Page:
Analysis of native human plasma proteins and haemoglobin for the presence of bityrosine by high-performance liquid chromatography

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Generation of reactive oxygen species in vivo results in oxidative-damage to cellular components, including proteins. Due to the relatively long half-lives of several blood proteins the cumulative formation of oxidatively damaged proteins might serve as a biomarker for reactive oxygen species formation. The most prominent sources of reactive oxygen species in vivo are site-specific metal ion-catalyzed reactions of the Fenton and Haber-Weiss types and the H2O2/peroxidase system. In vitro oxidation of L-tyrosine using a peroxidase or Cu++/H2O2 system gives rise to the formation of a highly fluorescent substance, bityrosine. High-performance liquid chromatography (HPLC) analysis of acid hydrolyzed serum albumin after oxidation with peroxidase/H2O2 or with Cu++/H2O2 showed that bityrosine had been formed whereas oxidation of this protein with Fe(III)/ascorbate did not result in the formation of bityrosine. Bityrosine could not be detected in human plasma proteins or haemoglobin with the detection limit of one pmol per mg protein.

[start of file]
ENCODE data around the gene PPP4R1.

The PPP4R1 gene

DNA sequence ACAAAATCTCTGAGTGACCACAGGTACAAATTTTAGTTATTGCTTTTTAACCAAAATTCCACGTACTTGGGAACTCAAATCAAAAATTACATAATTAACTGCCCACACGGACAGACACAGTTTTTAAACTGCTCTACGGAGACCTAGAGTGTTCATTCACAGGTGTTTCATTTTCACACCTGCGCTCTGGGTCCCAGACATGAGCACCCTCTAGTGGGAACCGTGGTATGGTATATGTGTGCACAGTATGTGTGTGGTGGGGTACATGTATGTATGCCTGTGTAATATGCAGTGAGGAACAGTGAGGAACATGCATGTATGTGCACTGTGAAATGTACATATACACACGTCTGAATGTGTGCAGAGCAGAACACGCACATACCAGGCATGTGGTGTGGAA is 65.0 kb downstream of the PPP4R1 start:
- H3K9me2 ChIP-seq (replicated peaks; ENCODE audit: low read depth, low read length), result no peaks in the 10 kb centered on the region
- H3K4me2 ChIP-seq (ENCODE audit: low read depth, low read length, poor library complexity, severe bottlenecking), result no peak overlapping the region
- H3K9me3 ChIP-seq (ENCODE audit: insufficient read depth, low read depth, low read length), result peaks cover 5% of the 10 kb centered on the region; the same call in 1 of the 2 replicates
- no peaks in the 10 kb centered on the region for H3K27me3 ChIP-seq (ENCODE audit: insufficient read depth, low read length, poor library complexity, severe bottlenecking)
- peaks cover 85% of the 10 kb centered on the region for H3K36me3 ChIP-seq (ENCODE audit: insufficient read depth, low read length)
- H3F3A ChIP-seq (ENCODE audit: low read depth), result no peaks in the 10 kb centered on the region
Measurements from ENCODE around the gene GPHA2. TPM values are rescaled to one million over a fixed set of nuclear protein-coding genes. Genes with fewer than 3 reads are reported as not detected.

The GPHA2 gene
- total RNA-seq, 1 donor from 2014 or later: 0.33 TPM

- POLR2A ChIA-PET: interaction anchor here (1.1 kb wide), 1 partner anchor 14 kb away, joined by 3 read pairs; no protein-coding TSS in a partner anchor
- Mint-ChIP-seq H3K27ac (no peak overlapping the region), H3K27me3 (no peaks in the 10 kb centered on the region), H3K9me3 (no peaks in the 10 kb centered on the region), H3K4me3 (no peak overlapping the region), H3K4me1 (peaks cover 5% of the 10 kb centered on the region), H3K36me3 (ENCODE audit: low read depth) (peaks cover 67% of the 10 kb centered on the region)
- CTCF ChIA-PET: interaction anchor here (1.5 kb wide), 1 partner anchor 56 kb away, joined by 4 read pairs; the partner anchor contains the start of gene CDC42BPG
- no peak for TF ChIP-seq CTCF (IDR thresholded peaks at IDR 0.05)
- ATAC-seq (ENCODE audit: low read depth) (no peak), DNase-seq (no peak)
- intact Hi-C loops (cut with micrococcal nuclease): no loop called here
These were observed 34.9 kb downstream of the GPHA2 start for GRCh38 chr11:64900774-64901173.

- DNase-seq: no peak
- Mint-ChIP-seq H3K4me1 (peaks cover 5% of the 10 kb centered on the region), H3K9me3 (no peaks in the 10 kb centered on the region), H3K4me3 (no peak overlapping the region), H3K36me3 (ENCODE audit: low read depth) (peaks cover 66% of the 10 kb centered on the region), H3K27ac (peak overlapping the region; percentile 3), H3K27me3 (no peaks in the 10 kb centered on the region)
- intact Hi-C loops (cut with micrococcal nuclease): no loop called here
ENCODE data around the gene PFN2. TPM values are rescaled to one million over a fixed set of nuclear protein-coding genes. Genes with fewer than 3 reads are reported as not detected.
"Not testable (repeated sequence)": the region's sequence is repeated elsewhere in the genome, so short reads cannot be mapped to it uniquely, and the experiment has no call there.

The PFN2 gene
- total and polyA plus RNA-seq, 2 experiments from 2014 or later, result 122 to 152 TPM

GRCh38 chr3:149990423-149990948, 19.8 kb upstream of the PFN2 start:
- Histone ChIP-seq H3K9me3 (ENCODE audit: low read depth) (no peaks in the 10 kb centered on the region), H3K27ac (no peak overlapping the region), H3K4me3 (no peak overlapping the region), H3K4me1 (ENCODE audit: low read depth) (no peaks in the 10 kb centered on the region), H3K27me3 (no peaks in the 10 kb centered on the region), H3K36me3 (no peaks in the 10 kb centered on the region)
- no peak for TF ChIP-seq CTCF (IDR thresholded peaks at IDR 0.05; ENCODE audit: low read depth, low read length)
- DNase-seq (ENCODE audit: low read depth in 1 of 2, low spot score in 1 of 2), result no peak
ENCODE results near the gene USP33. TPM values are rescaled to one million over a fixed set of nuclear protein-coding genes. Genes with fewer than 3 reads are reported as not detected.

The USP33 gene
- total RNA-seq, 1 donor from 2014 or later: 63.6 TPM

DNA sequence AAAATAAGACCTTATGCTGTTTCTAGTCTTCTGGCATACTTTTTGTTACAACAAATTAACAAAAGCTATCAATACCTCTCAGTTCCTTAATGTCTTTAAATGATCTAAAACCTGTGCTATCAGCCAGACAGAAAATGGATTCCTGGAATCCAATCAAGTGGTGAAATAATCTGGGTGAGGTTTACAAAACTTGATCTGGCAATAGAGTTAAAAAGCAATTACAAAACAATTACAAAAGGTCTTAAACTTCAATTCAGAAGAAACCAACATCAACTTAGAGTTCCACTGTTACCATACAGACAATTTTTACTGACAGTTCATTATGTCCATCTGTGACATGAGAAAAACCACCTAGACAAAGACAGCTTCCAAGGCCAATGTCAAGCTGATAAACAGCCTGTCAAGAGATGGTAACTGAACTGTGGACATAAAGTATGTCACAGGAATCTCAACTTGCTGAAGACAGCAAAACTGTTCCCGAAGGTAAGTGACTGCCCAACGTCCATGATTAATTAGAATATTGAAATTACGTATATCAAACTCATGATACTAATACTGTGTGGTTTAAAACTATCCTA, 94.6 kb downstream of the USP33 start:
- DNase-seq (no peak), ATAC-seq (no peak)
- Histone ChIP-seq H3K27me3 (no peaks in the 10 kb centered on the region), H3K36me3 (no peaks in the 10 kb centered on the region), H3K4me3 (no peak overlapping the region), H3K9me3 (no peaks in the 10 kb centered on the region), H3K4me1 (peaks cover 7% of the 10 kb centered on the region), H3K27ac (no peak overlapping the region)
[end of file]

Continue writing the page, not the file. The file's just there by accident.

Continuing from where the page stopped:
Original languageEnglish
JournalPharmacology & Toxicology
Issue number5
Pages (from-to)205-8
Number of pages3
Publication statusPublished - 1997

Bibliographical note

Keywords: Adult; Air Pollution; Animals; Blood Proteins; Chromatography, High Pressure Liquid; Hemoglobins; Humans; Male; Middle Aged; Rabbits; Tyrosine

ID: 19231982